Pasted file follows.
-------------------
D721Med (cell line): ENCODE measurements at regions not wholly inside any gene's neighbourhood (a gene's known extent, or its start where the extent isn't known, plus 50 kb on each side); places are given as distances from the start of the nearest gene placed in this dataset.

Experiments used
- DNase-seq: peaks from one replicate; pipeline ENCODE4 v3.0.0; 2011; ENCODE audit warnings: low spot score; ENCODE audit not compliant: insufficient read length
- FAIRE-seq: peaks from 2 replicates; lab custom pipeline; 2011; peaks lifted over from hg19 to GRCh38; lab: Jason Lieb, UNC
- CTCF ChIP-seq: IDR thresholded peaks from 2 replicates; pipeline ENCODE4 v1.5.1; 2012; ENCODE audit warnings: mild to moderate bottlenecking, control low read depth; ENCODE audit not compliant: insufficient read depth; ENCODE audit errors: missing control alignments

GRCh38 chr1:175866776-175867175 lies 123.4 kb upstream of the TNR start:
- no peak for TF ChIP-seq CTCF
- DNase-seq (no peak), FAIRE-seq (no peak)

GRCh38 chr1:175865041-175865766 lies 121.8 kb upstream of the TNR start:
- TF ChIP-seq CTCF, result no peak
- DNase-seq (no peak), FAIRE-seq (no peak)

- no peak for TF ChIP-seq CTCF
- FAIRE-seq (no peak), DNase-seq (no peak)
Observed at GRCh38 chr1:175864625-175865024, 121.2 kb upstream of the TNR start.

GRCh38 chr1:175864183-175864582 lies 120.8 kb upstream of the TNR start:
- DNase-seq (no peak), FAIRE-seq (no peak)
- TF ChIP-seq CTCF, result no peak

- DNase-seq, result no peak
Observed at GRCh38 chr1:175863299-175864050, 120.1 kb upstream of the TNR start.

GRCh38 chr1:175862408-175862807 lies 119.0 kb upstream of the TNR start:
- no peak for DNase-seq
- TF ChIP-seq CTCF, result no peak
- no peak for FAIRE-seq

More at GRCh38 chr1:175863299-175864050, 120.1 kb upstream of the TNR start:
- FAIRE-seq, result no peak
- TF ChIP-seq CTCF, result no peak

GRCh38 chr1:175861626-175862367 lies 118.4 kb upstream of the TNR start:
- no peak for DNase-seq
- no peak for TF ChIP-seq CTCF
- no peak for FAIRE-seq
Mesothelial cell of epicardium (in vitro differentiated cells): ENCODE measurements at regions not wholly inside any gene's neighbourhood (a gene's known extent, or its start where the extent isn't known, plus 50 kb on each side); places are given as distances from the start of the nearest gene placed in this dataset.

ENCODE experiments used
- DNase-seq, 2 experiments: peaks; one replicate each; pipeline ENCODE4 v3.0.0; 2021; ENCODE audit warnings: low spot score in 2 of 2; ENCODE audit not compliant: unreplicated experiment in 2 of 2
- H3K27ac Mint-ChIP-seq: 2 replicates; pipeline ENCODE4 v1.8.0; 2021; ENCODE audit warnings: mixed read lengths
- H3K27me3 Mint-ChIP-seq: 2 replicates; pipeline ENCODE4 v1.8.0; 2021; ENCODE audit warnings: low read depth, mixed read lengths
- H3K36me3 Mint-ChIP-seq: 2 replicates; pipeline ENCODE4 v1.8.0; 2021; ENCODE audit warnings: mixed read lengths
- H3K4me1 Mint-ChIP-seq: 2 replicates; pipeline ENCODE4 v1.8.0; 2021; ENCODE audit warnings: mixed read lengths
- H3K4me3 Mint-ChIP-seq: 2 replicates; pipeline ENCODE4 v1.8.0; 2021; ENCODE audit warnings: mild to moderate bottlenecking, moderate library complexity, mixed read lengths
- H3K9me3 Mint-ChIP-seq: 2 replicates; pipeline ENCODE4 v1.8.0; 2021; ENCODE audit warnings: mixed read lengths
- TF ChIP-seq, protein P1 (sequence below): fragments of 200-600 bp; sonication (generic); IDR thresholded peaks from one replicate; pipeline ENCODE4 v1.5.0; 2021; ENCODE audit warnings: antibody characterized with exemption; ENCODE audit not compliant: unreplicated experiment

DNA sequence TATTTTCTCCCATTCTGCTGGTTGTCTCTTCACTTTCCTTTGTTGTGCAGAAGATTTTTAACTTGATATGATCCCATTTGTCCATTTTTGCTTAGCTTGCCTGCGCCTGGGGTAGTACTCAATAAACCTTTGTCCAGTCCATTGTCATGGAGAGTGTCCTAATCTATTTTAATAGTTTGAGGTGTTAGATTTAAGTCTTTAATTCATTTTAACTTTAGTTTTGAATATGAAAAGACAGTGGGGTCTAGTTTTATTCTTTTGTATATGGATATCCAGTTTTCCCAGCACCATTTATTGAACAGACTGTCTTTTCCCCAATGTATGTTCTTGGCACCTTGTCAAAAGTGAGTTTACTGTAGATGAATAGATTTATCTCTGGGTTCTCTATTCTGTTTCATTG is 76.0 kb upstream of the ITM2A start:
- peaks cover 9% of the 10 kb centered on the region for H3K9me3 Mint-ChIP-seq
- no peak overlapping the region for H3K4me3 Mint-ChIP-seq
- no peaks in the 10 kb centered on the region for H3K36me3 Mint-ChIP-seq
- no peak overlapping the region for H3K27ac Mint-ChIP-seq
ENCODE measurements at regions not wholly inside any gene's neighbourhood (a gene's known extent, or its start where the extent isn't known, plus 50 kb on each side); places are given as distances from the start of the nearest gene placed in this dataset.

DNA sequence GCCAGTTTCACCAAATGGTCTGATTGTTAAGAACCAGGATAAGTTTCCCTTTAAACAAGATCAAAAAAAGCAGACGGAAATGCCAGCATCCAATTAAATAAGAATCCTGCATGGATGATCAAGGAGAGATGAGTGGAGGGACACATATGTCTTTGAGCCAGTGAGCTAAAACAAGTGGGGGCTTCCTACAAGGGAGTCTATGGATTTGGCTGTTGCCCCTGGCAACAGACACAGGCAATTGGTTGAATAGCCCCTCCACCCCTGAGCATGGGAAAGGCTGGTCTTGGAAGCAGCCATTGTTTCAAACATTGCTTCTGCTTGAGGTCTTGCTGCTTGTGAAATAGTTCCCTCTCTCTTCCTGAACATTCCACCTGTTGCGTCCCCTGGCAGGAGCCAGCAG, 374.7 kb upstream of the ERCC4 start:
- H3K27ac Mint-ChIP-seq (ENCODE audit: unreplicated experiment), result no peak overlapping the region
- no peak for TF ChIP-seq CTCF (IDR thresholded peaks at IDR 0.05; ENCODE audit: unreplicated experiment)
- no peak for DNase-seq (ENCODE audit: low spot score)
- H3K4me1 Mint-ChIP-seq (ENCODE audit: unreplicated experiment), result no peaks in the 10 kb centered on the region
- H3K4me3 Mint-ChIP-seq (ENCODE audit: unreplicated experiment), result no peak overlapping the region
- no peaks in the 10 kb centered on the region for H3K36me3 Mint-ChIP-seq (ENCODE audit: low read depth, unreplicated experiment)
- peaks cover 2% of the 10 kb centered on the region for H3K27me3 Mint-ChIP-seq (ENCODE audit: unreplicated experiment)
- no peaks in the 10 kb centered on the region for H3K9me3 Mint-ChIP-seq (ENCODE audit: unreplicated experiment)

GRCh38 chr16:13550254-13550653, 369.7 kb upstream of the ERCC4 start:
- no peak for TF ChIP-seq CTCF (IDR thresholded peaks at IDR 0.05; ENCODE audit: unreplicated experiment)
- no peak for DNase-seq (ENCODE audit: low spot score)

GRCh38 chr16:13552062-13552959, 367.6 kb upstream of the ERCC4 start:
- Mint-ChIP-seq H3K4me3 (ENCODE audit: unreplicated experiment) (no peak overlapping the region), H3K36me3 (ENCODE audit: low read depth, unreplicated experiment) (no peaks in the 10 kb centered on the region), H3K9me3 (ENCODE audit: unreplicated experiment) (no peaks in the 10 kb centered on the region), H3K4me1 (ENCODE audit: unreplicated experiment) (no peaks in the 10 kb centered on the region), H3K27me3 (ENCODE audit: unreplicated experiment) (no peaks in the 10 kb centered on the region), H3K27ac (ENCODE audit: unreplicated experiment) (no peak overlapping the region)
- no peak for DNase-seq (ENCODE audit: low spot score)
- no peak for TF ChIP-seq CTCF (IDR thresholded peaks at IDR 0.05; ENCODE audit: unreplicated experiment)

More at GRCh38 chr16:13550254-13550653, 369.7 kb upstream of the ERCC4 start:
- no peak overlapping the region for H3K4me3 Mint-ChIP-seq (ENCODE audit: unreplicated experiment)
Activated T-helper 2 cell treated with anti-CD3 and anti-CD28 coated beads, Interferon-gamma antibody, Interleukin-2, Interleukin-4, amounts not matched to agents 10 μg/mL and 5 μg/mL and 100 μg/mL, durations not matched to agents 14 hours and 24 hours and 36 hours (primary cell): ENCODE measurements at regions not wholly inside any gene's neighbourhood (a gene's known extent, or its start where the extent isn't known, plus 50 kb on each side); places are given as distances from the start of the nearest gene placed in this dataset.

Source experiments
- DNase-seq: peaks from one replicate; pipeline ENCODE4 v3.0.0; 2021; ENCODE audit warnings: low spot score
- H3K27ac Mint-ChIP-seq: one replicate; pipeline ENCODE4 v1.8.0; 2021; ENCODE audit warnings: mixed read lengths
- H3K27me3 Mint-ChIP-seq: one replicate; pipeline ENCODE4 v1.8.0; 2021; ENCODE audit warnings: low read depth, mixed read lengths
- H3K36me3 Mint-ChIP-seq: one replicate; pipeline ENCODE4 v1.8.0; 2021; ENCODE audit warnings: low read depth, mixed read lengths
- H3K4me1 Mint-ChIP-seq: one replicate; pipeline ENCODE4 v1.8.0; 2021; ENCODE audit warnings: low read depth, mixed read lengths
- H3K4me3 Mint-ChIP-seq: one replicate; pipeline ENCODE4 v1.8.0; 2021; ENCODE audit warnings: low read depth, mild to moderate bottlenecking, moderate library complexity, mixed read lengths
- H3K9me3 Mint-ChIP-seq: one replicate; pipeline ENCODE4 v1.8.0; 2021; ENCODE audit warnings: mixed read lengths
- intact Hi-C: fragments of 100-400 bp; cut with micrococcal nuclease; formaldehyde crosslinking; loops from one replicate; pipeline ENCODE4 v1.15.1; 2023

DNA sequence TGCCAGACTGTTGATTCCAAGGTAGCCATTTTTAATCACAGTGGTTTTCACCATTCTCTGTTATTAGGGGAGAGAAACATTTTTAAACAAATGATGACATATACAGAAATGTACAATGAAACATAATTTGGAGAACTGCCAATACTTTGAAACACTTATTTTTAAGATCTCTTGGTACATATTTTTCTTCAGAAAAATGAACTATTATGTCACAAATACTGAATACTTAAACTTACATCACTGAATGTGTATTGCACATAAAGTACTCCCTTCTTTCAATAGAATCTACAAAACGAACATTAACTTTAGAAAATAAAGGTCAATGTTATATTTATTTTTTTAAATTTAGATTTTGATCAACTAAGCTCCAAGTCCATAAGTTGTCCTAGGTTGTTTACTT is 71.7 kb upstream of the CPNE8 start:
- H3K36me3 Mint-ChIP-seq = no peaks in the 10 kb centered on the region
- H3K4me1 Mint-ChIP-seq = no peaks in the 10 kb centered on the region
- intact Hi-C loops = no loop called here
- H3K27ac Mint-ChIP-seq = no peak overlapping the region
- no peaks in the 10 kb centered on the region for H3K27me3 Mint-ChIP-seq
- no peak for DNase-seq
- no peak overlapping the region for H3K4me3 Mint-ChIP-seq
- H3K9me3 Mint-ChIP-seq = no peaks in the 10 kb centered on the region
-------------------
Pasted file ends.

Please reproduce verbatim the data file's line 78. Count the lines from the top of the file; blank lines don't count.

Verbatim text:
- intact Hi-C loops = no loop called here